4. On Tuesday, Spencer Dinwiddie took a little shot at Colorado’s Wednesday-night opponent, referring to Colorado State as “little brother” and expressing some irritation over CSU’s rushing of the court following last year’s win. Last night, Dinwiddie backed up his talk by showing “little brother” he meant business. The sophomore guard scored a career-high 29 points in front of an overflow crowd at the Coors Event Center in Boulder. Dinwiddie backtracked a bit from his comments following the game, saying that he “didn’t mean it in a disrespectful way,” but he also took joy in being able to “back up the comment with a win.” More importantly, come March 17 (aka Selection Sunday), expect CU’s win over their in-state rival to be a solid notch in their bedpost.
  5. Washington has a bit of a break this week, taking a breather from competition in advance of its Saturday game with Nevada, but sophomore Desmond Simmons has earned the praise of his head coach. Lorenzo Romar described Simmons’ performance on Sunday against Cal State Fullerton as “Brockman-esque,” referring to former Husky great and all-time rebounding leader, Jon Brockman. Simmons posted career highs in points and rebounds (14/18, respectively) in that game, and in the process became the only Husky aside from Brockman to grab that many rebounds in Romar’s time in Seattle. Given that UW’s frontcourt, other than center Aziz N’Diaye, has struggled to control the glass, Simmons’ explosion was well-timed. While Simmons is still coming off the bench for Romar, the head coach made it clear following the CSUF game that it isn’t because of anything that Simmons is doing wrong, but rather a result of him bringing great energy off of the bench. With Shawn Kemp Jr. nearing a return from his knee injury, it is possible that the UW big men, which had been considered a weakness as recently as a week ago, could turn into a strength by the time conference play rolls around.
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A Spin Around The Pac-12

Posted by AMurawa on November 28th, 2012

Now that we’ve got games coming fast and furious, every team around the conference has a story to tell, and often we don’t have time to get to them all. So, in the interest of checking in semi-regularly with every team, we’re going to take a quick spin around the conference and check the temperature of each team, beginning with the spots that have gone the most terribly wrong and working backwards to the success stories.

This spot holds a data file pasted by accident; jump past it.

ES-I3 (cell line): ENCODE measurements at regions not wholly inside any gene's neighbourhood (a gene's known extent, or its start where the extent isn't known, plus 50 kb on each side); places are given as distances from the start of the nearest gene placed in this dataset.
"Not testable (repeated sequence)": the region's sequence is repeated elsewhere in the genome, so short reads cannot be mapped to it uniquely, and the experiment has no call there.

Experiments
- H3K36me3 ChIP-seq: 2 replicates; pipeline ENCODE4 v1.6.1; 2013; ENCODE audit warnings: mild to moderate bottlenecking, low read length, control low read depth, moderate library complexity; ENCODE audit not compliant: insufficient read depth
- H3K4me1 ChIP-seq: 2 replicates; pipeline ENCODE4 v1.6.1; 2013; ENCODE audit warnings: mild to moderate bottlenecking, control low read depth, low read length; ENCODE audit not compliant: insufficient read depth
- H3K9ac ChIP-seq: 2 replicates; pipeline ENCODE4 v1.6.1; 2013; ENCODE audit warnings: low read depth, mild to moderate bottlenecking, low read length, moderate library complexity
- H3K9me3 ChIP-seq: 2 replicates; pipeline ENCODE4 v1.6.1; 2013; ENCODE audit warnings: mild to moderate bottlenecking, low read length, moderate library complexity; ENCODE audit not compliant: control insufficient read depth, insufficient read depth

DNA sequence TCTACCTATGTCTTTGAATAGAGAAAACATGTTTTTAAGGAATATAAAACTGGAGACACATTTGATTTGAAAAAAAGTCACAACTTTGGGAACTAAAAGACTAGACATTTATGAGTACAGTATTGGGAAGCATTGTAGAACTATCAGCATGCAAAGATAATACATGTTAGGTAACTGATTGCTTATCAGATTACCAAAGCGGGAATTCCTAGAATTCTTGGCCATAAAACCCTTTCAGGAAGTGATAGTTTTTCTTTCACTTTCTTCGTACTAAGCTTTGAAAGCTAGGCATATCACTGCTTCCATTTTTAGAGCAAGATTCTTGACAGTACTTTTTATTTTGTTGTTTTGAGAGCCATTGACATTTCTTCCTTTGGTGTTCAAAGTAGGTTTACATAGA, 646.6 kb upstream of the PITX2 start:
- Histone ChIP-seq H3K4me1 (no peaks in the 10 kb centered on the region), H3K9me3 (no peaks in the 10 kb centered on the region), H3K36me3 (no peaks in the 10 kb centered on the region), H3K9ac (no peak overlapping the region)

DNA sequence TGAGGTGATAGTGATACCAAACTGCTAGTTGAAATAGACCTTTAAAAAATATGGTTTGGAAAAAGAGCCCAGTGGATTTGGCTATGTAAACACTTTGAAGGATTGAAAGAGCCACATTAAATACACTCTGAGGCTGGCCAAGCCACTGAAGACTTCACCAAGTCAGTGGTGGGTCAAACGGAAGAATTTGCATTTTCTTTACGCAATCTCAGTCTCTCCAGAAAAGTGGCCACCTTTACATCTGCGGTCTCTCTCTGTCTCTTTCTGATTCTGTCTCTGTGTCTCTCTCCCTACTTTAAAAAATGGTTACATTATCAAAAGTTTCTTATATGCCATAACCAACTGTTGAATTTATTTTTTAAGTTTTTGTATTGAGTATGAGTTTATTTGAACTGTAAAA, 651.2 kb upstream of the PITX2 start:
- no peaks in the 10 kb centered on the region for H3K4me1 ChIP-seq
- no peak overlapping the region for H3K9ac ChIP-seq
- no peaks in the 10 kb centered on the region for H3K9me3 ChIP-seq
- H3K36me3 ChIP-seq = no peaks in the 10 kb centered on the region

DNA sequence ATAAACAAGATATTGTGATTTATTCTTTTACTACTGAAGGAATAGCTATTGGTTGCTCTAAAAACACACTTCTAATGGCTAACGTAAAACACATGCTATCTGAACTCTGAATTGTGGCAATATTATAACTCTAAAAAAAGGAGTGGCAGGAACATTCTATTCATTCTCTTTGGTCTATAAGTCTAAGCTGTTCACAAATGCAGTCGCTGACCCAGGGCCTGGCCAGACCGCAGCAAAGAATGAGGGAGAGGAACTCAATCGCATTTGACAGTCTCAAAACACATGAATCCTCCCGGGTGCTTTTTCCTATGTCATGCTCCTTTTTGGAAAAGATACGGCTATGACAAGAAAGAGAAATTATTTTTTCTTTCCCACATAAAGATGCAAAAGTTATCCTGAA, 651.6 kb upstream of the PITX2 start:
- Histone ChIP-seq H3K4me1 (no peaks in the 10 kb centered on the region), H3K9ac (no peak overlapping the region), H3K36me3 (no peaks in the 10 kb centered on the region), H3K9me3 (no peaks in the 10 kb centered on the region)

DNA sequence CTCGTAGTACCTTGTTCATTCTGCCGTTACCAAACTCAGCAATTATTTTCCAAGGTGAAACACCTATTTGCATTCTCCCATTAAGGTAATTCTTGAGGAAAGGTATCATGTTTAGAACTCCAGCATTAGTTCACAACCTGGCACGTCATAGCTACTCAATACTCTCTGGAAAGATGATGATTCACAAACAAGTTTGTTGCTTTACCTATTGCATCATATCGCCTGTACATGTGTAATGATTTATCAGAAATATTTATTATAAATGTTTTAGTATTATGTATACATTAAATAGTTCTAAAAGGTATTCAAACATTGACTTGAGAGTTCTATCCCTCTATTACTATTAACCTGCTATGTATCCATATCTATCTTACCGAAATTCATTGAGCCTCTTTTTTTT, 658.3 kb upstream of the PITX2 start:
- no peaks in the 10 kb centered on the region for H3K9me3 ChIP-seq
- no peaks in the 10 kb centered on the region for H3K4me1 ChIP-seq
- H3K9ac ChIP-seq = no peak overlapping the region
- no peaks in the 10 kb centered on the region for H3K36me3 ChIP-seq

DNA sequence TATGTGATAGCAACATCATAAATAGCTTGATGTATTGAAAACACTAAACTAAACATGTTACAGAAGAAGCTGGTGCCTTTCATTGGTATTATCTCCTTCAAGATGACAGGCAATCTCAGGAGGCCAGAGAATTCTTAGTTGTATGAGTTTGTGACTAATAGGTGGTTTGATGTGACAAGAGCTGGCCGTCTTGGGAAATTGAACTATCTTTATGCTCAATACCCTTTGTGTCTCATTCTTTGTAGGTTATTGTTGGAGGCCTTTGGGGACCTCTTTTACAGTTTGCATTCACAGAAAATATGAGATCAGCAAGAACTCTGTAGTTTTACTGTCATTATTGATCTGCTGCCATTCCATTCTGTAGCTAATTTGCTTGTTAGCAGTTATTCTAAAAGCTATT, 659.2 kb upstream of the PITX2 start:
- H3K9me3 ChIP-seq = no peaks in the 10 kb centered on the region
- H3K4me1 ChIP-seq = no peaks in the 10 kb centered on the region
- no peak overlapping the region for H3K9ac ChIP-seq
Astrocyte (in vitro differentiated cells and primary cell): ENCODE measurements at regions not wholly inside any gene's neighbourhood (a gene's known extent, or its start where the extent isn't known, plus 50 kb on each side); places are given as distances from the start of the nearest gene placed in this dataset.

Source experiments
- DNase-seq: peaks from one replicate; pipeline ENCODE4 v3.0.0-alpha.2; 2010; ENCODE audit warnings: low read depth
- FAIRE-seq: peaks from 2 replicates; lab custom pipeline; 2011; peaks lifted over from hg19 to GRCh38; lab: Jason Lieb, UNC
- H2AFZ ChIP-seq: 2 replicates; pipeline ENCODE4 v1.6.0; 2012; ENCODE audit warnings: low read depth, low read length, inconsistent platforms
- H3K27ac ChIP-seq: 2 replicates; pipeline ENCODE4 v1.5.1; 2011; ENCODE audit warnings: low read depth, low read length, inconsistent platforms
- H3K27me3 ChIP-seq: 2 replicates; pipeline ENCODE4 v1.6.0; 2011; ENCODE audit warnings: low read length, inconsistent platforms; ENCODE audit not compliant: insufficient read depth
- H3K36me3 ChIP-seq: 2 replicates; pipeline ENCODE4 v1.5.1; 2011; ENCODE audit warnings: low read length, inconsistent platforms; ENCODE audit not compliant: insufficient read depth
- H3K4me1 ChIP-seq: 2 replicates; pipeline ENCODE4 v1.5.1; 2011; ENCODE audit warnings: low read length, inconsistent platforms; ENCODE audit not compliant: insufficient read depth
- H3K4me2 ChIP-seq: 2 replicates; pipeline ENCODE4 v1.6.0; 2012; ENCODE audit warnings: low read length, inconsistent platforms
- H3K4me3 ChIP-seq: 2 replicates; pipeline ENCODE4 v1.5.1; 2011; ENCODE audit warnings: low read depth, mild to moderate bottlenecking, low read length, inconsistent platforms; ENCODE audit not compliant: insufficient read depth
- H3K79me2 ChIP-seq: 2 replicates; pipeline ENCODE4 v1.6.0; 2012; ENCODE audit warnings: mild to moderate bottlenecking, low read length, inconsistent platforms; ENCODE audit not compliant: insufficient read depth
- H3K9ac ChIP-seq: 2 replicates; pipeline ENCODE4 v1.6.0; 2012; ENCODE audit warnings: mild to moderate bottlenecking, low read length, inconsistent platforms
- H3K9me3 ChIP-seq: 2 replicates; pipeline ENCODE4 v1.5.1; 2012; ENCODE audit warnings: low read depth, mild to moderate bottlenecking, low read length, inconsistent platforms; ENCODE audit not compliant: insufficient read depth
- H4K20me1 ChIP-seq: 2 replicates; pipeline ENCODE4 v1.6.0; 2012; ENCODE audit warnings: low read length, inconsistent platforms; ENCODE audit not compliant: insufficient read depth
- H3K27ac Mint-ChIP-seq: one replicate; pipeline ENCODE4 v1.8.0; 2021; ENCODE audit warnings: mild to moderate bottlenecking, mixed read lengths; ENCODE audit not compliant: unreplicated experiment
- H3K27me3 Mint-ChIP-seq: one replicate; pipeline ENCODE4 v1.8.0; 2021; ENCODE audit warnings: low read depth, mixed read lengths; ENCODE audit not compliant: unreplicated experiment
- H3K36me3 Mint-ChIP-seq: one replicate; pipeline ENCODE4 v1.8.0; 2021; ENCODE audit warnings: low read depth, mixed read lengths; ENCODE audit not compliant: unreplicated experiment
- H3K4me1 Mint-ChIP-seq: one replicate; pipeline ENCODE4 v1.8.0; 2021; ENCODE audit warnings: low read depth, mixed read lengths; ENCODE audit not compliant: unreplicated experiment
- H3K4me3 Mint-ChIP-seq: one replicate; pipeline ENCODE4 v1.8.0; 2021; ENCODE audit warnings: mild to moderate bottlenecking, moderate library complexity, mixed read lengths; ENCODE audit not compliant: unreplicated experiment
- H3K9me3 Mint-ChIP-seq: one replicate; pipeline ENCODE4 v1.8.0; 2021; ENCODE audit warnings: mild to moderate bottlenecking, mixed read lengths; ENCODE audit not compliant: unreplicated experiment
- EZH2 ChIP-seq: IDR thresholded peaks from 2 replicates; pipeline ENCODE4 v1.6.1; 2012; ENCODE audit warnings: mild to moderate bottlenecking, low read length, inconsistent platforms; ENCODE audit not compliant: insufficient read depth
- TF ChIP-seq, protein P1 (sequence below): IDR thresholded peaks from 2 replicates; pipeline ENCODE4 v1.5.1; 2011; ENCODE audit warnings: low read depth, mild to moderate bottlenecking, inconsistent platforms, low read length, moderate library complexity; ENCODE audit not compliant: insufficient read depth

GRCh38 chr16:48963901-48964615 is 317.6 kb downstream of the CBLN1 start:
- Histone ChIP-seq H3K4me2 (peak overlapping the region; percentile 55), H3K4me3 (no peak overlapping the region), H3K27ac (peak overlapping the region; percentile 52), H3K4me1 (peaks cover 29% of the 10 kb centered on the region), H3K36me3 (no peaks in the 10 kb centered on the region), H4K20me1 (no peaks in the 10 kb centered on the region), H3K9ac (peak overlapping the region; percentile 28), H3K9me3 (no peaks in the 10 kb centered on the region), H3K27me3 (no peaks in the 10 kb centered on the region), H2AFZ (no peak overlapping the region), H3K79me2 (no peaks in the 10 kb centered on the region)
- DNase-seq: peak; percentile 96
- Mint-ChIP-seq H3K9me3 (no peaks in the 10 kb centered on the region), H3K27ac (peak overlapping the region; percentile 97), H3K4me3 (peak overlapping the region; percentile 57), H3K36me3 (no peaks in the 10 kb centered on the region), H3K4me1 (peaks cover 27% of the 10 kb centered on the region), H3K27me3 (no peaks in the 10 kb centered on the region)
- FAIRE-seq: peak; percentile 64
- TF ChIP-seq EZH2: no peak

UCLA – More or less a co-favorite heading into the season, the Bruins are likely the biggest story going in the Pac-12 right now – and not for anything good. Sunday night’s blown 18-point second-half lead en route to a loss to Cal Poly is one (terrible, horrible, atrocious) thing, but the fact that this team is doing this kind of thing with a the level of talent they’ve got is unforgivable. If Ben Howland is going to stick with more or less this personnel in his rotation (you know, the Wear twins, Larry Drew and a pair of wings), he’s gotta just break down and play a ton of zone. Really, this will do two good things: (1) minimize the effect of this team’s low level of overall athleticism, and (2) give them plenty of work on their zone offense in practice, something they desperately need. The other thing that absolutely has to happen for UCLA to even get within shouting distance of its potential ceiling is to find a way to get Kyle Anderson comfortable in this offense, and really that means putting the ball in his hands and letting him create, at least in the halfcourt. Drew has been excellent running the show and in no way should be scapegoated for UCLA’s struggles, but this team needs Anderson to be a factor and, while he’s shown his versatility, his defense has been bad, his shooting has been worse, and he hasn’t done enough elsewhere to make up for those serious drawbacks. There is still plenty of time for this team to turn things around, but UCLA fans have rightly run out of patience with Howland and are demanding immediate success. If this team doesn’t get drastically better, the big story come March will be whether UCLA’s legacy will be enough to pull either Shaka Smart or Brad Stevens away from their current jobs.

Kyle Anderson, UCLA

Ben Howland Needs To Find a Way To Get Kyle Anderson Comfortable, Or He’ll Be Looking For A New Job

Washington – The thinking at the start of the year was that maybe, minus a pair of talented but conflicted wings, the Huskies could be a textbook example of addition by subtraction. Minus Terrence Ross and especially Tony Wroten Jr., the remaining members of the team would know and accept their roles better. Well, somebody forgot to tell guys like Desmond Simmons, Jernard Jarreau and Martin Breunig that a big part of their roles would be to clean the defensive glass. While the Huskies have more or less won the battle of the boards against lesser teams, versus Ohio State and Colorado State they were dominated – in fact, against the Rams, the Huskies actually grabbed fewer defensive rebounds than CSU grabbed offensive boards. Sure, it sucks that Shawn Kemp Jr. went down with an injury just before the start of the year, but either Jarreau or Breuning needs to be ready to step in and do some of the dirty work, lest they be not asked back next season.